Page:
Moody and musical ... Warrell excels at describing these points of contact — more often bruising impact than connection — conveying the varying degrees of longing, loneliness, and even aversion that can bring two people together ... She’s also skilled at describing jazz — and, perhaps more important, what the music means to a musician ... Despite this sensitive portrayal, the book does have occasional off notes ... The specificity — the ripped-from-the-headlines quality — feels jarring, at least to this Boston-area reader ... Warrell does much better when she sticks to the timeless dance we humans do: between love and fear, the need to embrace and the search for self. For Circus, Koko, and the score of others in this sprawling and ambitious book, it’s an improvisation, and at its best, it’s beautiful.
... reads like smooth jazz music, with a full cast of interlocking characters creating a complex harmony that I could not get enough of. Circus Palmer is our main character, an aging and floundering jazz musician who charms and cheats on the women in his life. Never have I wanted so badly to grab a character by the shoulders and shake some sense into him! The women truly take center stage in this story, loved and abandoned by Circus in turns. The narrative was full of angst, but the ending was sweet and redemptive.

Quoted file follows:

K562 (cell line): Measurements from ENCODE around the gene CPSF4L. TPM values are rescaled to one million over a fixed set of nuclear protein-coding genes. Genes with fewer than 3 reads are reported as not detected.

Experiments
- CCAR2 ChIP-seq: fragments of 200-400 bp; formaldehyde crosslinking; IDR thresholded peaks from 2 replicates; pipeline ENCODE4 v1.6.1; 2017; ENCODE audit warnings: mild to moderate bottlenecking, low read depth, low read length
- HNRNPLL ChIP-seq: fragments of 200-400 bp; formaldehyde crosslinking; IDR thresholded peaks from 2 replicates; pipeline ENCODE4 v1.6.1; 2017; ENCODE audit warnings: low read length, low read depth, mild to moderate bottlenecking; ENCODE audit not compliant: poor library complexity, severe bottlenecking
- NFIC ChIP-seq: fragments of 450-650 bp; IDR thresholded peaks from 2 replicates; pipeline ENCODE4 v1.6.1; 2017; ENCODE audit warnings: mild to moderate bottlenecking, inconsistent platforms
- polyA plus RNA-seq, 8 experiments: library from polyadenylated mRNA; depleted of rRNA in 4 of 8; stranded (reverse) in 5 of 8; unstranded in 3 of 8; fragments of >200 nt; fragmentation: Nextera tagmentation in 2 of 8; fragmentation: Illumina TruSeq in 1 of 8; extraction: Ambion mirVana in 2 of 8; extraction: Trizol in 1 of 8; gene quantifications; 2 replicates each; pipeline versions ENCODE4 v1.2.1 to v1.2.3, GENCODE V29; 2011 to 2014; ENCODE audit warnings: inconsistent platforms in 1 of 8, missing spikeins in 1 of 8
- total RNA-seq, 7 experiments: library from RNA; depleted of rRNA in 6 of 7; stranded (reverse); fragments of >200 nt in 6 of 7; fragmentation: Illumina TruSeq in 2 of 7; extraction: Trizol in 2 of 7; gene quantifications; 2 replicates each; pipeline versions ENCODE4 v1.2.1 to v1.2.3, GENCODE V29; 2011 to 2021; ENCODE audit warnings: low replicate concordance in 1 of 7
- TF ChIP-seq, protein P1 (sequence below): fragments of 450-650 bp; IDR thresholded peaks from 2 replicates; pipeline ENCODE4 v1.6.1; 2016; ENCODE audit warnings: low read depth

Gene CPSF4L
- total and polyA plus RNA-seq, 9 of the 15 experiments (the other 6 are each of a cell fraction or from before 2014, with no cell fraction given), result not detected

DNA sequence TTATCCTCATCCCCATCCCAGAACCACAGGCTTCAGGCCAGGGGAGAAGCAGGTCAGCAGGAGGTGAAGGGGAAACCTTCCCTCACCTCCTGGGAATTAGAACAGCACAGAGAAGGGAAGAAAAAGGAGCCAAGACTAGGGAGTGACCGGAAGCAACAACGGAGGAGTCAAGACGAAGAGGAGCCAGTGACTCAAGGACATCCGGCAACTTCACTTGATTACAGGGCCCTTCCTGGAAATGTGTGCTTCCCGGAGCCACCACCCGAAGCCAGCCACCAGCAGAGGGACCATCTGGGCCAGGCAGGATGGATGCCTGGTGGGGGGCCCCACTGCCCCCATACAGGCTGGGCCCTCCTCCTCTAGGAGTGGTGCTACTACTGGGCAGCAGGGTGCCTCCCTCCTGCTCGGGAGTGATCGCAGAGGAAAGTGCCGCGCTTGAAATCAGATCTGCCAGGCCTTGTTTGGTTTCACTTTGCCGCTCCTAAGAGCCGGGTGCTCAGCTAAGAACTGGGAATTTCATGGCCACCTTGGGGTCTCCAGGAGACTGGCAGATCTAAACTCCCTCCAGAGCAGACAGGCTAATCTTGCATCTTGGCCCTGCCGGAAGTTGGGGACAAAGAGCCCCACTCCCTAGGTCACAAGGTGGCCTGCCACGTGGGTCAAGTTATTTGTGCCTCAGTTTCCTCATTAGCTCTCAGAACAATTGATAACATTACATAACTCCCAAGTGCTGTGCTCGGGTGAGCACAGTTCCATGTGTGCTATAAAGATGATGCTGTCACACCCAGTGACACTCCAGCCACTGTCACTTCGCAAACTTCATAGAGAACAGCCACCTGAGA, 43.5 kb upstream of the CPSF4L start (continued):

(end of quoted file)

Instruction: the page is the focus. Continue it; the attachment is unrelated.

First-time novelist Warrell tells this powerful, polyphonic tale mainly through the voices of those people Circus loves and leaves ... All of these narrators appear and reappear as recurring motifs in the fugue-like tapestry of Circus’ life, each playing a variation on the theme of this deeply flawed but charismatic man’s hold on them, but also displaying their determination to establish individual lives. Maggie, whom Circus abandons after she reveals she’s pregnant with his child, and Koko, struggling with her sexual coming-of-age, are at the emotional center of a novel that ripples with passion and the ineffable sadness of relationships run aground. And yet, at the end, there is an uplifting sense of possibility, a deeply satisfying tonic chord set against the dissonance that has come before. Jazz, Circus reminds us, 'sweetens the soul,' and so it is in this remarkably assured, unforgettable debut.